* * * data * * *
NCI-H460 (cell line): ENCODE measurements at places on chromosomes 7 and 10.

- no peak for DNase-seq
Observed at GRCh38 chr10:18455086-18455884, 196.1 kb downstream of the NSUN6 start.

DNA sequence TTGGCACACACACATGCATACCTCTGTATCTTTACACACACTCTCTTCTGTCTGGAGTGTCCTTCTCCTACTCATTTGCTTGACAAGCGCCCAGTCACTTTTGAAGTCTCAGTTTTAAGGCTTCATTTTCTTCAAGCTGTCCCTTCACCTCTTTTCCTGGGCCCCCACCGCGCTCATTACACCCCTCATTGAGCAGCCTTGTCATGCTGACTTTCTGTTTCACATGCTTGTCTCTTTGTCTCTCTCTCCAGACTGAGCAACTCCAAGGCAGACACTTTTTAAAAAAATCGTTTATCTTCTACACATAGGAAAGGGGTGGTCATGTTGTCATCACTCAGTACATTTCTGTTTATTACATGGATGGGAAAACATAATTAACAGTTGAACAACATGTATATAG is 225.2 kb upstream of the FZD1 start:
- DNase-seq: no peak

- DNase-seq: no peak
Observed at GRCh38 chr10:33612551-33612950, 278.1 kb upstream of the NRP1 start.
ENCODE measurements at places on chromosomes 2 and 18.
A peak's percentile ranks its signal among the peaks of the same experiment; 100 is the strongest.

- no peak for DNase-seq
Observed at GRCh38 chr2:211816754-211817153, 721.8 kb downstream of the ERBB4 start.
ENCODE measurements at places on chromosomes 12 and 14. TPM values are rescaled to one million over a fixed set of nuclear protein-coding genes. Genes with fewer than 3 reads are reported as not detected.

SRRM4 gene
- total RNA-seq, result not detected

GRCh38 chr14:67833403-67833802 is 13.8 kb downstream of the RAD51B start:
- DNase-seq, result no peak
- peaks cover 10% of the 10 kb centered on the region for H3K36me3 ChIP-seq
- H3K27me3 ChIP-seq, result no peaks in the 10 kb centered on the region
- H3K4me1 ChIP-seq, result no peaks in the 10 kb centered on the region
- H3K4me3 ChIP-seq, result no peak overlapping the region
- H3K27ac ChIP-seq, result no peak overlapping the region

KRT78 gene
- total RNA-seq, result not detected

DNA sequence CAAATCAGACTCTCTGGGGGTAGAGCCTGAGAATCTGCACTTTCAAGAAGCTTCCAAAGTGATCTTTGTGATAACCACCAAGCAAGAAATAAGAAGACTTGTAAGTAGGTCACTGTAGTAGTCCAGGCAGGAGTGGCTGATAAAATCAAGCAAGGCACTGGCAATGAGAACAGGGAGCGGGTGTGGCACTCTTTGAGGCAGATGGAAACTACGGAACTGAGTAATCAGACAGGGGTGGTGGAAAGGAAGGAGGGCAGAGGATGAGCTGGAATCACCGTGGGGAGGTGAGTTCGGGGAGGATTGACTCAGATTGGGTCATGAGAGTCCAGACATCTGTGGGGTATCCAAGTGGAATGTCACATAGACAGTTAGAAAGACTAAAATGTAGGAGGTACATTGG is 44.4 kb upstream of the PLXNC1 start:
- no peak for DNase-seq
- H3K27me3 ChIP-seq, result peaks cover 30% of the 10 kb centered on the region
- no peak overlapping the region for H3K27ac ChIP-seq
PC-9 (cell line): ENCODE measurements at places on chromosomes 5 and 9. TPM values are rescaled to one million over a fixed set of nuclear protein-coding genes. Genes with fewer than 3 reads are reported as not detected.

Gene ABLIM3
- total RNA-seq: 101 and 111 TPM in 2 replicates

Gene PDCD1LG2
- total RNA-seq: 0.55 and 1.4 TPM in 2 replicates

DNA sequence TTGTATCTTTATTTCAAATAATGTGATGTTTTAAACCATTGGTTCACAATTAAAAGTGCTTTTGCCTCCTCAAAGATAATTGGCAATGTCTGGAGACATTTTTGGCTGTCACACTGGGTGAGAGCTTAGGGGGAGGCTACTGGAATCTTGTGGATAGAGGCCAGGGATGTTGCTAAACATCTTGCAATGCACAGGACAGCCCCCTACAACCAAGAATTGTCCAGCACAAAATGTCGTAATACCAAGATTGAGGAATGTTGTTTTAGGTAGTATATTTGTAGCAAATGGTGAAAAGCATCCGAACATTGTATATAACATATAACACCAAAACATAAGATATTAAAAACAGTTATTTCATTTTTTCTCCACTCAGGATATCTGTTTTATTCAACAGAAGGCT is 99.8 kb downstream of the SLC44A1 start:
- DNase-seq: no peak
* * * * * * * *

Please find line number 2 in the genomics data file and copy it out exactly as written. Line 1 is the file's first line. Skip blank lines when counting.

- no peak for DNase-seq